FIFE Council has given the green light for land in Crail to be used as a stopover site for gypsy travellers.
Use of the site has also been supported by local councillors and Crail Community Council provided certain conditions are met.
Community councillors asked that the current waste handling site at Kilminning be used instead of the picnic area.
They also called for a goalpost barrier system to be installed to prevent caravans accessing other areas outwith the agreed site.
Finally, they sought regular updates on the management of the site and any issues that may arise during its use.
Approval for the travellers’ stopover was granted on Tuesday by the council’s housing and communities committee who will now apply for temporary planning permission.
It was agreed that a formal review of the site would take place after the first season of use.
Speaking after the meeting, councillor Donald MacGregor - the local member - said: “It was quite clear that their was some opposition in the local area, particularly from the Pinkerton area, to this stopover site in Crail.
“But people have been coming here for a long time and we felt we had to try this for an experimental period to see if we can get it to work.
“It is important that we have a local liason group to make sure that problems are addressed. People raised concerns about misbehaviour and this can happen among any group and, where it does, it must be dealt with appropriately.”
Crail was one of three sites, along with Cardenden and Cairneyhill, approved at the meeting. Total cost has been estimated to be £15,000 but, with no budget for the work currently in place, funding will come from the council’s General Fund in 2012/13.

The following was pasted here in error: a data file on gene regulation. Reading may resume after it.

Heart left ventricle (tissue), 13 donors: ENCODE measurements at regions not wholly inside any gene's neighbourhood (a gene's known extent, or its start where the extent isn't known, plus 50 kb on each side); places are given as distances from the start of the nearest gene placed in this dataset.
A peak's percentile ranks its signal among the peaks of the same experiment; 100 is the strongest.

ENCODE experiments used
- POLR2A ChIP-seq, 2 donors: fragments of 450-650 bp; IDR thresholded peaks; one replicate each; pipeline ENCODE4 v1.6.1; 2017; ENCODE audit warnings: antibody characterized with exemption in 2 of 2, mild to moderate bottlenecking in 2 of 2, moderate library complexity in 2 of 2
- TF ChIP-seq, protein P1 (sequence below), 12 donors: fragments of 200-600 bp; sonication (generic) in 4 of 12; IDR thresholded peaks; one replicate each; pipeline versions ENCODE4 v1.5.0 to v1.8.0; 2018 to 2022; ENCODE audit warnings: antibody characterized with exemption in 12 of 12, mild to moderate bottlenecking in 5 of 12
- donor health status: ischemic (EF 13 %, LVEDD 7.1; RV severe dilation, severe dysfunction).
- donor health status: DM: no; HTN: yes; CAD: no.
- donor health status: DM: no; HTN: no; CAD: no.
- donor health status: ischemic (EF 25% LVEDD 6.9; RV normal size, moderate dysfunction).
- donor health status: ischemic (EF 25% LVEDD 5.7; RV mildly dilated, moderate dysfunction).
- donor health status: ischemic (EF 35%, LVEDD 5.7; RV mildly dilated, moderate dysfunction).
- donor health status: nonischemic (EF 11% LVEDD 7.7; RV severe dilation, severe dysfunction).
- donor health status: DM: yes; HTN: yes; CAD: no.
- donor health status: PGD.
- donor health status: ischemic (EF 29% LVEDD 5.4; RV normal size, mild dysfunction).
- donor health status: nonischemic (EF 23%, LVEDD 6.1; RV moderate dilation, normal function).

The council feared they would not be able to obtain eviction orders for unauthorised encampments had they decided to provide stopover sites where the maximum stay is limited to four weeks.
In 2003, the council agreed a “Co Operation Policy” that sets out the rights and responsibilities of gypsy travellers when parked in unauthorised encampments.
The policy also commits the council to provide between six and eight stopover sites across Fife during the travelling season from March to October.
The land to be used at Crail is not currently owned by the council who will need to reach an agreement with the landowner as no compulsory purchase powers are available.
A Local Liaison Group, involving councillors, community council representatives, police, and the gypsy traveller site manager, will now be set up.